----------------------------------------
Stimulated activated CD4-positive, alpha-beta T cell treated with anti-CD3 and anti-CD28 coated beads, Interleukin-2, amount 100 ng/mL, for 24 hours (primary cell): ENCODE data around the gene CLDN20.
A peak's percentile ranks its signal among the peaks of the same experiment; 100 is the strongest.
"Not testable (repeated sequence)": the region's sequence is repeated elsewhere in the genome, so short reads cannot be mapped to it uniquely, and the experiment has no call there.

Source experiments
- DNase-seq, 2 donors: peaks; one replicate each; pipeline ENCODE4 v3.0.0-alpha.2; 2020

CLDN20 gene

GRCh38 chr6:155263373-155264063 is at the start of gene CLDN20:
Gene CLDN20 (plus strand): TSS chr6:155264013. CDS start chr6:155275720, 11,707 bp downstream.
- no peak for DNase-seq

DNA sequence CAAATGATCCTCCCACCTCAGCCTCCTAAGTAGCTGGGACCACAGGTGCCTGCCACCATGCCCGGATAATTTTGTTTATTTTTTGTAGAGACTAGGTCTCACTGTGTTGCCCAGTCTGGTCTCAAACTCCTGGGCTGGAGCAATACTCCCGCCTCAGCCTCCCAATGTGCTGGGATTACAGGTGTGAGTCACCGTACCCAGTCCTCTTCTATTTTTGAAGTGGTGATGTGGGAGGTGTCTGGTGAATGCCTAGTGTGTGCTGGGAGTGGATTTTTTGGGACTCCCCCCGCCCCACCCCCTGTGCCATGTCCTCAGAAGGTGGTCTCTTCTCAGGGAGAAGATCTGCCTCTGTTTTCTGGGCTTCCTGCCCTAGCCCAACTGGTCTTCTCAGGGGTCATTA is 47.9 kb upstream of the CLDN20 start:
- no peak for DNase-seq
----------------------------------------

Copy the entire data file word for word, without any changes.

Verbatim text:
Stimulated activated CD4-positive, alpha-beta T cell treated with anti-CD3 and anti-CD28 coated beads, Interleukin-2, amount 100 ng/mL, for 24 hours (primary cell): ENCODE data around the gene CLDN20.
A peak's percentile ranks its signal among the peaks of the same experiment; 100 is the strongest.
"Not testable (repeated sequence)": the region's sequence is repeated elsewhere in the genome, so short reads cannot be mapped to it uniquely, and the experiment has no call there.

Source experiments
- DNase-seq, 2 donors: peaks; one replicate each; pipeline ENCODE4 v3.0.0-alpha.2; 2020

CLDN20 gene

GRCh38 chr6:155263373-155264063 is at the start of gene CLDN20:
Gene CLDN20 (plus strand): TSS chr6:155264013. CDS start chr6:155275720, 11,707 bp downstream.
- no peak for DNase-seq

DNA sequence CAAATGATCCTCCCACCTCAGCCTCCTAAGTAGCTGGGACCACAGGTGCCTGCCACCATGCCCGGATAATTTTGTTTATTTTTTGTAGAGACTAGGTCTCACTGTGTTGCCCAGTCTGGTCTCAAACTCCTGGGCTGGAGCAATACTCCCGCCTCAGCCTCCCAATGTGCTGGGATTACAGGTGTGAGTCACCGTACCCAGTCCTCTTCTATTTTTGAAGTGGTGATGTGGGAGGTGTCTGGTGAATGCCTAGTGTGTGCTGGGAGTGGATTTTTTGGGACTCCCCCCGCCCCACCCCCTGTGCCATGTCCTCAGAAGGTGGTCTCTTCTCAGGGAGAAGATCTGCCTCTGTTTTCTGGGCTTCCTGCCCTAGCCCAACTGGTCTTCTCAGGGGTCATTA is 47.9 kb upstream of the CLDN20 start:
- no peak for DNase-seq